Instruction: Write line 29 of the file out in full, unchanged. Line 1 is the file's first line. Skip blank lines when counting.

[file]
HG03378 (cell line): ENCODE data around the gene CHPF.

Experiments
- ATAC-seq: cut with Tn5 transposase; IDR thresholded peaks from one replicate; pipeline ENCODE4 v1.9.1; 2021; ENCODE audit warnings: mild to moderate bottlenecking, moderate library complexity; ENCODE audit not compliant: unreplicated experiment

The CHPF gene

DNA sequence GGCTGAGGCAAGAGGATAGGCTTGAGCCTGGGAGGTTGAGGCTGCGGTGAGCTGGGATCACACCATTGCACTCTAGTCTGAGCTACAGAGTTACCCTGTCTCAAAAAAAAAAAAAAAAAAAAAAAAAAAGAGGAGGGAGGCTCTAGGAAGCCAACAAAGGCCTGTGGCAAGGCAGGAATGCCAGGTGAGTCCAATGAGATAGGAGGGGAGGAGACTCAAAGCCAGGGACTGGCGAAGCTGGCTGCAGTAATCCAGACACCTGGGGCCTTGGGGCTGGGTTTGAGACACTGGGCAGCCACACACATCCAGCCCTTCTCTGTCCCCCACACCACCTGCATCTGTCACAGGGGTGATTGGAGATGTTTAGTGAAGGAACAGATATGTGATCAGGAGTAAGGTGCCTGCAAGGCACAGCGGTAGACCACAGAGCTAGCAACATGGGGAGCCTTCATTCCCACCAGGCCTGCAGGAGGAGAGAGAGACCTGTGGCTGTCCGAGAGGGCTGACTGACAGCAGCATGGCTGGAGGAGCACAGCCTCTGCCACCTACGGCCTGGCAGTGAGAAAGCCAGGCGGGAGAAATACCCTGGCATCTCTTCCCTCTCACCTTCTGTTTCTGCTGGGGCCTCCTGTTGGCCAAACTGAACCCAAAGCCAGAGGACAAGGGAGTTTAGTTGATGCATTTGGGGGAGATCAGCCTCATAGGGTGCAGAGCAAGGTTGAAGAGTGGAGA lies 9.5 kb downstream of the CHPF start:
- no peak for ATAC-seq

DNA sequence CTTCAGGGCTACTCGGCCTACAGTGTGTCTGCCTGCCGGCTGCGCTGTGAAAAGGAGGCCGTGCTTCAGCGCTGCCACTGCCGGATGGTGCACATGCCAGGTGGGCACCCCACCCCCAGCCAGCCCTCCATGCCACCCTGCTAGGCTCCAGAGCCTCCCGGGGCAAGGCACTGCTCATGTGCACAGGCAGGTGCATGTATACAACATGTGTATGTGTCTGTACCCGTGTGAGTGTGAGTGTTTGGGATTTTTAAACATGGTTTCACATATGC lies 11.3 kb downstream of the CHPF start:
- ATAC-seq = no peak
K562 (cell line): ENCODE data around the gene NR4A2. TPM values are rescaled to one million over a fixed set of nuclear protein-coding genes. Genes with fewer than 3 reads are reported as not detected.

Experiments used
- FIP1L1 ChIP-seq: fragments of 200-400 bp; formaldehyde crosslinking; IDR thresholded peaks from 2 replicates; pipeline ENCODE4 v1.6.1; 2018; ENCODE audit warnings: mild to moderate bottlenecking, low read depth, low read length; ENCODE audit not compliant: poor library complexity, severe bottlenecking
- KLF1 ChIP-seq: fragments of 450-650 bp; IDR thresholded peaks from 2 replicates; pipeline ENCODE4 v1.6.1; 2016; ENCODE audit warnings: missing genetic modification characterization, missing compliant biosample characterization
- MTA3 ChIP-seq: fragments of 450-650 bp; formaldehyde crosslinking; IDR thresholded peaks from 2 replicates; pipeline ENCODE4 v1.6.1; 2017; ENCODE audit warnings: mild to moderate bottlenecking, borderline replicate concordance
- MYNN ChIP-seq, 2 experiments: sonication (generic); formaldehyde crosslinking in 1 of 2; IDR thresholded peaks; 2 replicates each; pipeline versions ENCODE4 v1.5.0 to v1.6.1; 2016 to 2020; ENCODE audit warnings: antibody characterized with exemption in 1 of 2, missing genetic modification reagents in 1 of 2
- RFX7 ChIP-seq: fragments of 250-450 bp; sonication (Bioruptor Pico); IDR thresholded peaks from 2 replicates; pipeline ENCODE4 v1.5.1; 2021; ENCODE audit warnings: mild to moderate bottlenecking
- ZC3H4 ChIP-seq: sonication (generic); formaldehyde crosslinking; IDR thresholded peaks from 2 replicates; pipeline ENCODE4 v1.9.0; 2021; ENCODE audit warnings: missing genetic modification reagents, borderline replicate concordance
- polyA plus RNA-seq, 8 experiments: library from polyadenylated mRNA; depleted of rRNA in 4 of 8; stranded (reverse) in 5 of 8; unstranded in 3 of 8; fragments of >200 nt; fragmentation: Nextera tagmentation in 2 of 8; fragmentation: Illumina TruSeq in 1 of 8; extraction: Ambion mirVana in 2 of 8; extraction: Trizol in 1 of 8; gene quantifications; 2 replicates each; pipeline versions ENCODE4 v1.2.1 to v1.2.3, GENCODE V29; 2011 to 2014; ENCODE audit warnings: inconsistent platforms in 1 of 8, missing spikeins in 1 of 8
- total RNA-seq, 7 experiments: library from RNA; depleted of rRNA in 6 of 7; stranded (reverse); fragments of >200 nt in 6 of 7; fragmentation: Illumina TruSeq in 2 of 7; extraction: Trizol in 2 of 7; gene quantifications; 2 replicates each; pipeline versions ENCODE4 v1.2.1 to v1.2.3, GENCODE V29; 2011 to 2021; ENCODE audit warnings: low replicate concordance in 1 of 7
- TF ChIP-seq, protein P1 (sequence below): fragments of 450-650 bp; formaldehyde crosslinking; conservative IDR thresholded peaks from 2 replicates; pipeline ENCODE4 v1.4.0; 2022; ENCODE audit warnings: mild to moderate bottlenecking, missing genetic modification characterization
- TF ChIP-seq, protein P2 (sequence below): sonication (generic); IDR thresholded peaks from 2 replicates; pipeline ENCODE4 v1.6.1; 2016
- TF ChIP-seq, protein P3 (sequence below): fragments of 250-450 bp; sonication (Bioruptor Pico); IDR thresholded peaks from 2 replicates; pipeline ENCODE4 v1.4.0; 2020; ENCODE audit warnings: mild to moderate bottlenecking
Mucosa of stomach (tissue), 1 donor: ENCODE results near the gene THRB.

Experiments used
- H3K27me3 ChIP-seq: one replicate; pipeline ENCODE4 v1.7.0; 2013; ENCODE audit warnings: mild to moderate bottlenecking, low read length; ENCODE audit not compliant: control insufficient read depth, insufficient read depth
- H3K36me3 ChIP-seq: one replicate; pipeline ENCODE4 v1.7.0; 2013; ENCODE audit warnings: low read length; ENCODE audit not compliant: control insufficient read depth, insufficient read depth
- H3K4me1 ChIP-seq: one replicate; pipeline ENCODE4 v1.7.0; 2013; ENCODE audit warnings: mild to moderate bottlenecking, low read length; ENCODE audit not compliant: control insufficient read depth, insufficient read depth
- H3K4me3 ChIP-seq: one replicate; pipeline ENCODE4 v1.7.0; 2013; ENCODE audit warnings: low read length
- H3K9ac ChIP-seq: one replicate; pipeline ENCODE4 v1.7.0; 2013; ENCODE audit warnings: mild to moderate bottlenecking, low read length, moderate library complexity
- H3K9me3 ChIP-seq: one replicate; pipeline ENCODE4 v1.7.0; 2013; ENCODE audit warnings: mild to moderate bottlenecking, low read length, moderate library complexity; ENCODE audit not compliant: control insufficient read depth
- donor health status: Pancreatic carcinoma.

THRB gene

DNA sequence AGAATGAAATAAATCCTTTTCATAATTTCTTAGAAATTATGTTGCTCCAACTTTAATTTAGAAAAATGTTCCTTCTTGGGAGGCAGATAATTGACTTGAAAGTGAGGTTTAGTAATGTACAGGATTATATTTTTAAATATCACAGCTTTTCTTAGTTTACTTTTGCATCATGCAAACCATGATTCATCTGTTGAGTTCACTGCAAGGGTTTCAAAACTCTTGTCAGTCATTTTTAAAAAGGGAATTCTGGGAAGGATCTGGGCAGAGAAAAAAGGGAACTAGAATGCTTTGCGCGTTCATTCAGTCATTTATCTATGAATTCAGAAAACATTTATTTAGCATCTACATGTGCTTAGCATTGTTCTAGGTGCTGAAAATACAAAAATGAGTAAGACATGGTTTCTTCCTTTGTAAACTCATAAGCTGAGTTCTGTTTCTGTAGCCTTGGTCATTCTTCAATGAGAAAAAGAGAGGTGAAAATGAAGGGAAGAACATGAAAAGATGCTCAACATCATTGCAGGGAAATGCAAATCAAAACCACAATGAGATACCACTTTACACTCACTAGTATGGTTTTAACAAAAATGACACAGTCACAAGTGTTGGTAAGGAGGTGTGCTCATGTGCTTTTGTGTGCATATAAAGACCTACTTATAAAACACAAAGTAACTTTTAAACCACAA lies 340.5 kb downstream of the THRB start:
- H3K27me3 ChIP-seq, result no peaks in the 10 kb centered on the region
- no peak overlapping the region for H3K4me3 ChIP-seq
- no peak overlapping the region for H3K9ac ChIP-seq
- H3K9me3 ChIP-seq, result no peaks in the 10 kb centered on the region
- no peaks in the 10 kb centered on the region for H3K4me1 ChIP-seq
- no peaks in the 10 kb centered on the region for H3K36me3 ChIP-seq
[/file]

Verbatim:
- H3K9me3 ChIP-seq: one replicate; pipeline ENCODE4 v1.7.0; 2013; ENCODE audit warnings: mild to moderate bottlenecking, low read length, moderate library complexity; ENCODE audit not compliant: control insufficient read depth